Mahomes Contract: Chiefs Have More Salary Cap Space but Don't Expect Splash

The cliché may say that defenses win championships, but modern football pays quarterbacks the big bucks. If you have any doubt about that reality, just consider Patrick Mahomes.

Although the signal-caller was already on a mammoth 10-year contract, falling behind some of his peers prompted him and the Kansas City Chiefs to talk turkey. And when the dust cleared, Mahomes' made financial history yet again. His restructured deal will now pay more than $200 million over four years, and, perhaps more important, that money is fully guaranteed.

Contract restructuring usually provides the team with some extra cap space, and Mahomes' is no exception. But at this point Chiefs fans probably shouldn't start drawing up hypothetical trades to bring new talent to Arrowhead Stadium.

Let's look at why that might be the case.

Patrick Mahomes Salary Cap Implications
Patrick Mahomes of the Kansas City Chiefs runs down the field during the second quarter of Sunday's game against the Jacksonville Jaguars. How will his restructured contract affect the team's salary cap? Mike Carlson/Getty Images

Mahomes' Deal Gives Some Salary Cap Relief in '23

When news of the newly restructured contract broke, everyone's collective eyes focused on the massive amount of money changing hands. There wasn't much coverage of how the deal affects the KC's salary cap.

While it's possible that we simply don't know the full details at this point—salary cap management can be something of an enigma, even to those who are immersed in the NFL—one detail has emerged. As sportswriter Field Yates noted on X (formerly Twitter), the most recent restructuring does provide the Chiefs with $2.5 million in extra space for the 2023 season.

That now leaves the reigning champs with a shade over $5 million to work with, according to website Over the Cap.

That Cap Space Usage Probably Won't Be Exciting

With that newfound financial wiggle room and the offense's (relative) struggles this season, some Chiefs fans immediately started dreaming of a trade for a top-tier receiver like Mike Evans. In reality, though, that sort of deal doesn't immediately seem to be in the cards.

First, we can return to Yates' tweet. In that post, he suggested that the extra cash would be used to help in-season finances. Think of the small moves that are necessary over the course of a season, like bumping someone up from the practice squad or signing a depth free agent. They might not be exciting, but you never want to be in a position where you need to cut someone to simply fill in the depth chart.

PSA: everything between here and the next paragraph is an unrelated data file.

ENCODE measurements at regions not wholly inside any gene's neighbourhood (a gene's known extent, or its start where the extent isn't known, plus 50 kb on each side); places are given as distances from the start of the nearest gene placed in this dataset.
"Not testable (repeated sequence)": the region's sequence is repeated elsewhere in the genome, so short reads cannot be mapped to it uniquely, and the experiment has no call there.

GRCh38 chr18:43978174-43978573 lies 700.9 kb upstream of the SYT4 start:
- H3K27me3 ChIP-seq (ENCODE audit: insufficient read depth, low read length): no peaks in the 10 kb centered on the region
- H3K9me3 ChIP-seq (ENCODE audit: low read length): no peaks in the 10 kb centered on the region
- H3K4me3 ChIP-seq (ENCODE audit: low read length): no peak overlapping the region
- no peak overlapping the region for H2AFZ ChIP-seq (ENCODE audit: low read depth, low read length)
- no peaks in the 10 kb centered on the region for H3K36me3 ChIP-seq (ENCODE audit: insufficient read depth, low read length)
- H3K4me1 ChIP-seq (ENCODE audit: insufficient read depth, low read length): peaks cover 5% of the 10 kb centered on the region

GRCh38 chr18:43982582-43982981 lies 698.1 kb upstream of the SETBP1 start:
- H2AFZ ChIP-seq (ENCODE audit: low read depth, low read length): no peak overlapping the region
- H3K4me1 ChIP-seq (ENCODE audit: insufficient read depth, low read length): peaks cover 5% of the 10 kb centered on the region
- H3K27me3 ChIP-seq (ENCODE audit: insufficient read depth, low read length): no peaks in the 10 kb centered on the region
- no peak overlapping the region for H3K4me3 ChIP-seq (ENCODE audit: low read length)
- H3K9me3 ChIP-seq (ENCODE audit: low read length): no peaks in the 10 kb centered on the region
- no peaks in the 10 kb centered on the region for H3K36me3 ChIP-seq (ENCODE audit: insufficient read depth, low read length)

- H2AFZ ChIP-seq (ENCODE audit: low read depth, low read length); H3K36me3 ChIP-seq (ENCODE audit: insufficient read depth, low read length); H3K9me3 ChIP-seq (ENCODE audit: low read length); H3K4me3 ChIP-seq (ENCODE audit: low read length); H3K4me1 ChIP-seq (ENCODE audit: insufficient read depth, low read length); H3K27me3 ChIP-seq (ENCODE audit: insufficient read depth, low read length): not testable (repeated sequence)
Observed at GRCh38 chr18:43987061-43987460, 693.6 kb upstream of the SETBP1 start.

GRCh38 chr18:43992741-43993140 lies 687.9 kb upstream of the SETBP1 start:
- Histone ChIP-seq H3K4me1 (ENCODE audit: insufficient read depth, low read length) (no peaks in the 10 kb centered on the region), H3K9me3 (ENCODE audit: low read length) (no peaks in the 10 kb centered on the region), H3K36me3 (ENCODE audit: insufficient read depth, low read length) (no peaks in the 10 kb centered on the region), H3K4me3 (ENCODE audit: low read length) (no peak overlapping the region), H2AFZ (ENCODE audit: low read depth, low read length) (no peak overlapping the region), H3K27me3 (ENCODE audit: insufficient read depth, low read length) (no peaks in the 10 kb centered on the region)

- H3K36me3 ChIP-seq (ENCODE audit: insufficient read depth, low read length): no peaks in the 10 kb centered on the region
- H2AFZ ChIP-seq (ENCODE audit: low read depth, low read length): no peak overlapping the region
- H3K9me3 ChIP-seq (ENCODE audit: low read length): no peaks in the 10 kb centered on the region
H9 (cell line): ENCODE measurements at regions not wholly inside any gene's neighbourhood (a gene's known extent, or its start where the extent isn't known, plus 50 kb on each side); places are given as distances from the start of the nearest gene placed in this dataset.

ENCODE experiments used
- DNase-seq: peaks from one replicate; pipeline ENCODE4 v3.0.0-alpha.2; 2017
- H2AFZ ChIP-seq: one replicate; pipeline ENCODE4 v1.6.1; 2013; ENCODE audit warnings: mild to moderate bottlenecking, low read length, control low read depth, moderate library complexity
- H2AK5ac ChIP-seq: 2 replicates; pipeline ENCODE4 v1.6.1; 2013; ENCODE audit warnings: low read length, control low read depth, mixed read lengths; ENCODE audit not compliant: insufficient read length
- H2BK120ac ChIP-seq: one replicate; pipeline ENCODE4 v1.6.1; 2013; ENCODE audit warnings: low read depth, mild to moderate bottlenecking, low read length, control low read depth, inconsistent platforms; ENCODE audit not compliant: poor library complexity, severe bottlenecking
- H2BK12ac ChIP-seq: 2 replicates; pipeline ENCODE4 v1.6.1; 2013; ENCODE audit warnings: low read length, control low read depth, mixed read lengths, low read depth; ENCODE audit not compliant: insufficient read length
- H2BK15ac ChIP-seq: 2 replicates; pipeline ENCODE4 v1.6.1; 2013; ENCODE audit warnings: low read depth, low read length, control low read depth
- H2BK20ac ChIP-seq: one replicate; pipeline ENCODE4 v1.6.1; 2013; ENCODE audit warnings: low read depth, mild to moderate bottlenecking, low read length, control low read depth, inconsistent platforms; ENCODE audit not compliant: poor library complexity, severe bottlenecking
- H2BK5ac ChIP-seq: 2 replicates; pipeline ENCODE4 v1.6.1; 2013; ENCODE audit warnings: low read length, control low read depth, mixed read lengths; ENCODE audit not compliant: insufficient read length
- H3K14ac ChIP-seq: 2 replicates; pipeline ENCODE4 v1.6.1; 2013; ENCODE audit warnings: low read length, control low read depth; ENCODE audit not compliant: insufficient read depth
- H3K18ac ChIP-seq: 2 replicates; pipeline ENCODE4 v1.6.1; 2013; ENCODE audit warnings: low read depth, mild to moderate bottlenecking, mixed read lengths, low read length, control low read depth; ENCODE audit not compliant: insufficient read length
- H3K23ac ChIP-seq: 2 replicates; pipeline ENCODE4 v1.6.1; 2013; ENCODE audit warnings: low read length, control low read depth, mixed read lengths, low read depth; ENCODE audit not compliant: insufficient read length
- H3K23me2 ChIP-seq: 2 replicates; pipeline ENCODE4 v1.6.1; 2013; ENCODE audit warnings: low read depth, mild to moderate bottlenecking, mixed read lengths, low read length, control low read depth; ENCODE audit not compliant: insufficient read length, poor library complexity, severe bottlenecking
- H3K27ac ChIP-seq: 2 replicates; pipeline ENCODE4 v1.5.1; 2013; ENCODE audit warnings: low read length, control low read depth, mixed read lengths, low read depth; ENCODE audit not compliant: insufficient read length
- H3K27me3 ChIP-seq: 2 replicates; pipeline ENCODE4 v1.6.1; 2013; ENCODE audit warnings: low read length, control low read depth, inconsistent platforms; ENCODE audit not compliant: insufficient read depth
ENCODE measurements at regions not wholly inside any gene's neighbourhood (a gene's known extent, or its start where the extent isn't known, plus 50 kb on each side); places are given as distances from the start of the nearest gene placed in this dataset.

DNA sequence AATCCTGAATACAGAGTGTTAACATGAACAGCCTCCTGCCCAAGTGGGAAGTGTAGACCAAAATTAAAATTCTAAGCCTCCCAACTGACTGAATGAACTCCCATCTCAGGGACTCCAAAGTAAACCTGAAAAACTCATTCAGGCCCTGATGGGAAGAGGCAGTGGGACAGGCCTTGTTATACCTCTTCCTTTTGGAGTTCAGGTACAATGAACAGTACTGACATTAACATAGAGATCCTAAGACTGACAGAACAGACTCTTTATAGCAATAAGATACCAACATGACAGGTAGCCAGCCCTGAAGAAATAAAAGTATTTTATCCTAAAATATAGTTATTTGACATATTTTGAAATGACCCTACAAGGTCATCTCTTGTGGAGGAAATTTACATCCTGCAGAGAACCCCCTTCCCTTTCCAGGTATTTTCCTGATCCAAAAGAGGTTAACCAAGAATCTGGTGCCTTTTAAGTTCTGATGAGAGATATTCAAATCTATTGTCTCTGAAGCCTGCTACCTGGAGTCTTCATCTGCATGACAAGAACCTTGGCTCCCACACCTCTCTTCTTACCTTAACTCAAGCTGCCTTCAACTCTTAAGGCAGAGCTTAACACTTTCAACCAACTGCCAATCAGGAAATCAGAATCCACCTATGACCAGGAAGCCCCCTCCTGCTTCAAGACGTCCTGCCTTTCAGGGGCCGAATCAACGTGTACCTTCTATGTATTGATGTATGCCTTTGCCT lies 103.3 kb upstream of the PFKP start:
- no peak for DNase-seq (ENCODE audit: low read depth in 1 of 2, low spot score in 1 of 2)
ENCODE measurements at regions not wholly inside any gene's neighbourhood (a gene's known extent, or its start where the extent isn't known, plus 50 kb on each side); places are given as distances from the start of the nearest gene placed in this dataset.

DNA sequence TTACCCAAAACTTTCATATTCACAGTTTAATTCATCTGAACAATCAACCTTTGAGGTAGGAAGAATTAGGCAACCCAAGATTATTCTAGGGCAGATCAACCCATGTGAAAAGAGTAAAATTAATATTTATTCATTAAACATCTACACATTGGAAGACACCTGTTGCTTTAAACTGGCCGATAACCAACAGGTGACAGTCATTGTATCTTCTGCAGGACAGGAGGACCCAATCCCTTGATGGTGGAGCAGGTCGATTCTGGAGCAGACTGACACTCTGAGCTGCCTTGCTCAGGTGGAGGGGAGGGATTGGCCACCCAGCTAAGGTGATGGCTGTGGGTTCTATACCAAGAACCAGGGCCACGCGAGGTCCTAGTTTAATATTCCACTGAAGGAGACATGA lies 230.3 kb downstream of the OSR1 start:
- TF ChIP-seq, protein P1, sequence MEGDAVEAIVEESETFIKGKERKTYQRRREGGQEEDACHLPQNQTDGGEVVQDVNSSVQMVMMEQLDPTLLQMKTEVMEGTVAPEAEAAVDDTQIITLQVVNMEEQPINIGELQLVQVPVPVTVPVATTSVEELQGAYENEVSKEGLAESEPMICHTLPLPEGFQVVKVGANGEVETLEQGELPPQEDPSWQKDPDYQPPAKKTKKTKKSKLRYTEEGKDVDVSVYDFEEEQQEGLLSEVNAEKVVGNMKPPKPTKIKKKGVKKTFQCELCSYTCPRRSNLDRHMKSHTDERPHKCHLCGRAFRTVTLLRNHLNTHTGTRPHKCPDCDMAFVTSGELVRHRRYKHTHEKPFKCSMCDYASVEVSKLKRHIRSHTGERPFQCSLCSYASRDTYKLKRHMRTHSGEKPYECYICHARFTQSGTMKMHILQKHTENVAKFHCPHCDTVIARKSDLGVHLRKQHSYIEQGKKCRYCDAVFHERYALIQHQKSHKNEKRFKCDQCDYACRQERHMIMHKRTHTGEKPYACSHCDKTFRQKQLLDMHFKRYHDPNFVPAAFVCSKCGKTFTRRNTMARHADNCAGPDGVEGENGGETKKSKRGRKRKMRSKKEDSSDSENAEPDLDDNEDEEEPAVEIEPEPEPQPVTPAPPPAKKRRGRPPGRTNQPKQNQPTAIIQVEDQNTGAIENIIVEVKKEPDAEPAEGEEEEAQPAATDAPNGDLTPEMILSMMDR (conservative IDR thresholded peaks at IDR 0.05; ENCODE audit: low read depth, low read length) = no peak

There's also the question of fitting a traded player into the lineup. Everything we've heard about Andy Reid's playbook suggests that it's extremely complex, and it would be naive to expect someone to show up and step into the team without missing a beat. Pro athletes are also human beings and can take time to adjust to a new environment. Just because you can fit someone's pro-rated salary under the cap doesn't mean you should.

Beyond that, it would be wise for KC to somewhat future-proof the roster. While the club has very clearly hitched its metaphorical wagon to Mahomes, you can't win football games with literally one man on the roster.

Trading for someone like Evans would presumably require giving up draft picks, and those are a key way to add cost-effective talent. Consider current players like Nick Bolton and Creed Humphrey. If you were trying to sign them as free agents, you'd be paying a significant premium.

And, on the subject of the Chiefs' current roster, some players have to be re-signed. Again, the Chiefs have accepted—and will continue to accept—some level of enforced churn, but you can't lose every free agent every summer.

Consider the 2024 offseason as an example. Even if keeping Chris Jones under contract is potentially impossible (that's a discussion for a different day), KC will also be staring down L'Jarius Sneed, Derrick Nnadi, Willie Gay, Mike Danna and Tommy Townsend hitting free agency. If you want to keep some of those players on the roster, allotting tens of millions of dollars to a new receiver (assuming that a trade comes with a contract extension) might not be the best use of funds.

And while it's easy to focus on KC's win-now window, the roster also features some talented young players outside of the veteran core. That's a gift, as the cupboard isn't completely dry, but it's also a curse. When those rookie contracts expire, there'll be some big-time paydays on the horizon.

Is there cap space to be had? Of course. Contracts can always be restructured, and there are some (potentially) obvious cut targets, like Marquez Valdes-Scantling. And maybe the Chiefs will find a deal that's too good to pass up and decide to push the boat out.

At this point, though, it's probably safest to keep the powder dry. Even when you're in a win-now window, discretion can be the better part of valor.

And, if nothing else, the restructure bumped up Mahomes' money through the 2026 season. That, not the 2023 campaign in isolation, is really the Chiefs' window.

Uncommon Knowledge

Newsweek is committed to challenging conventional wisdom and finding connections in the search for common ground.

Newsweek is committed to challenging conventional wisdom and finding connections in the search for common ground.

About the writer

Joe Kozlowski is a Newsweek reporter based in New York City. His focus is reporting on trending sports stories. Joe joined Newsweek in 2023. He is a graduate of NYU's Gallatin School of Individualized Study. You can get in touch with Joe by emailing [email protected].

Languages: English.

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